I invited the Chair of this charity, Steve Livings, to describe the vital work it does. I have also been a Trustee of the Green House for several years.

The Green House (Bristol) formerly the Avon Sexual Abuse Centre has been in existence for over 30 years initially counselling adult victims of rape and sexual abuse. Today we are providing free counselling for a minimum of 24 sessions on a one to one basis to adults, children and young people. We also offer emotional support sessions for parents whose children have been abused and work alongside the police and social services teams on criminal proceedings.

A few months ago I took over as Chair of the Trustees and felt very humble to lead a charity at the forefront of helping victims and survivors. I was in a very fortunate position having taken over from a Chair, James Wetz, who had taken the Green House from a very low point some 9 years ago to a professional organisation where we are today counselling some 75 people every month. Michelle Windle, the Director, leads a very committed and passionate staff group whose work is truly inspiring.

I have been a Trustee for some 7 years and joined after a very full career in the Police where I headed the Child Protection Teams and had been the police member of 5 unitary authority multi agency child protection panels. I have always had a passion for this work mainly because I had witnessed at first hand in other areas of my police work the outcomes of abused victims who had turned to substance abuse and crime. It was with this experience and background that I willingly became a trustee of the Green House where I know that all of our resources go into helping those victims and survivors.

In order to survive any charity must be business like and our current business plan sets out clearly the road map to ensure we continue to do the vital work that we have done well for so many years. That is to embrace change and demonstrate our values through impact and to explore developments and improvements so we are ready for future requirements.

We have felt the effects of national attention following high profile investigations into sexual abuse, which does not seem to abate. The positive outcome is that the shift has started to move from sexual abuse being a taboo subject and a ‘hidden’ activity to one which can now be shared with a recognition of not only the scale of the abuse but to highlight the sheer anxiety and mental distress that has dominated so many people’s lives. This has seen an increase of about 30% in referral to our services.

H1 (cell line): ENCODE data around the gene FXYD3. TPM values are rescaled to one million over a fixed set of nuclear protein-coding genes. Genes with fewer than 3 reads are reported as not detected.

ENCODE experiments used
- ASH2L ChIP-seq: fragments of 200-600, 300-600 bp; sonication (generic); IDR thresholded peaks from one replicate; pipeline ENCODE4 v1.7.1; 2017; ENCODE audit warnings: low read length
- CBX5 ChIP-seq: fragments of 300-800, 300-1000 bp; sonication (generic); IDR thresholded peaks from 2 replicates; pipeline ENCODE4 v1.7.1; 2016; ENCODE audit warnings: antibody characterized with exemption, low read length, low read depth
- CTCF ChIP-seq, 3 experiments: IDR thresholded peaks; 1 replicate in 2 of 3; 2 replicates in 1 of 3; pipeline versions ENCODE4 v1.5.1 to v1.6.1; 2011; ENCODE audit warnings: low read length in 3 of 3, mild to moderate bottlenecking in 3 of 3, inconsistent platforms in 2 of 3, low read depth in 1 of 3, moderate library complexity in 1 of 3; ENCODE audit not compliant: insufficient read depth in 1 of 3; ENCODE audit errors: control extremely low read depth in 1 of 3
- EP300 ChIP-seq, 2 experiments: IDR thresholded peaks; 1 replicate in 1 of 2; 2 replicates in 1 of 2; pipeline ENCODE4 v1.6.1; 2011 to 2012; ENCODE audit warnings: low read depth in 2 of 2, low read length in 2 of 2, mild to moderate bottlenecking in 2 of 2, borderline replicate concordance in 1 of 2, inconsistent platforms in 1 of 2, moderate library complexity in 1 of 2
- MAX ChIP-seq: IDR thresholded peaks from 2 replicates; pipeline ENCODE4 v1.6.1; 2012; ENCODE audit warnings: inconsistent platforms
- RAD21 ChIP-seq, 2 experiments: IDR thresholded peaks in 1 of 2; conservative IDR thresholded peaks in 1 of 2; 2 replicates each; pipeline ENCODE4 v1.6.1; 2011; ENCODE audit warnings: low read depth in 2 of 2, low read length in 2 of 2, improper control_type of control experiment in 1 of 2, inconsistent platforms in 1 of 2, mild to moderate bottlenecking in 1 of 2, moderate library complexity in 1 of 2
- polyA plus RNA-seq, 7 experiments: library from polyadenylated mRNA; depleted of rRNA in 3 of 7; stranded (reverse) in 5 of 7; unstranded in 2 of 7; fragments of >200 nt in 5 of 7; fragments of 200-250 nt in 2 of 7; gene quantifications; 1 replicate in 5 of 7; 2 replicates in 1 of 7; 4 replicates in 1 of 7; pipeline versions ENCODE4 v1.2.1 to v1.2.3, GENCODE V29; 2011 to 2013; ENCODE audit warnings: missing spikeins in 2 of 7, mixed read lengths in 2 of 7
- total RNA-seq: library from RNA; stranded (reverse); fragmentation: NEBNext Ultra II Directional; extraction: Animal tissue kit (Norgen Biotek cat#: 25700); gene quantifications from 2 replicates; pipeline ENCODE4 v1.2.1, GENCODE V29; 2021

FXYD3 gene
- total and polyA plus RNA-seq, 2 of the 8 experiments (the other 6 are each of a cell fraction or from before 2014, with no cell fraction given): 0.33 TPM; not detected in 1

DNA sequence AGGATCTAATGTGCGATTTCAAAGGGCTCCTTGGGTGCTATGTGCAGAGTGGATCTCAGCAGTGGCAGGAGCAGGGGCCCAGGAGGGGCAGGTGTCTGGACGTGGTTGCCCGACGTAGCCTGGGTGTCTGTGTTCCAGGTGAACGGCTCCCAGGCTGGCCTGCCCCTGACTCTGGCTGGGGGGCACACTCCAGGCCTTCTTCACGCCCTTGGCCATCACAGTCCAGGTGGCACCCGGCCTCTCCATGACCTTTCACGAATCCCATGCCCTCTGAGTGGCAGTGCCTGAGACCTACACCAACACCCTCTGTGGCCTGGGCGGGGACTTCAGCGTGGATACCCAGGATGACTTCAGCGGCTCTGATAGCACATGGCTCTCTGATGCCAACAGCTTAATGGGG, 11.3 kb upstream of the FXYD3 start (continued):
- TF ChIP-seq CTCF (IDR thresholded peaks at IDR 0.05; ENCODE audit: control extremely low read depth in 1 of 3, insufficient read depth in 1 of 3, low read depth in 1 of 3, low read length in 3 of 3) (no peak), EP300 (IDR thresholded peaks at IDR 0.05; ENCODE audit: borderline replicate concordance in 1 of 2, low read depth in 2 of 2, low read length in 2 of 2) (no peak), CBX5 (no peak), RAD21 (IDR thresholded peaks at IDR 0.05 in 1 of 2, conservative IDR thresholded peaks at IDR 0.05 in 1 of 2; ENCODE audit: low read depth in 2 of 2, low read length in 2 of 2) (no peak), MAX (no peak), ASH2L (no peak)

However,despite the prominence of these cases, the majority of sexual abuse is experienced much closer to home and in families.

Our service in Bristol has grown but we know there is still a need to raise the awareness of our service especially amongst young men, BME communities and people with substance abuse or self-harm issues. We find ourselves providing a specialised service with complex counselling for highly vulnerable adults, many of whom have experienced years of trauma, mental illness and self-harm.

At the Green House we believe it vital that, if we are to survive, we continually review our work and gain feedback from our clients who have completed counselling. This confirms the significant, positive outcomes of their engagement with the Green House by helping their psychological and physical well being.

With regard to our Children’s service we are seeing an increased complexity with well over a third of children we see at the Green House being in the care system as ‘Looked After’ children or in ‘Kinship’ care. The challenges in these cases are many as the young people are not only damaged by the abuse that they experienced but are also often dealing with the breakdown of the family unit and then having to cope with different care placements. This means that our staff are required to liaise more with multiple stakeholders to ensure the right support for those young people.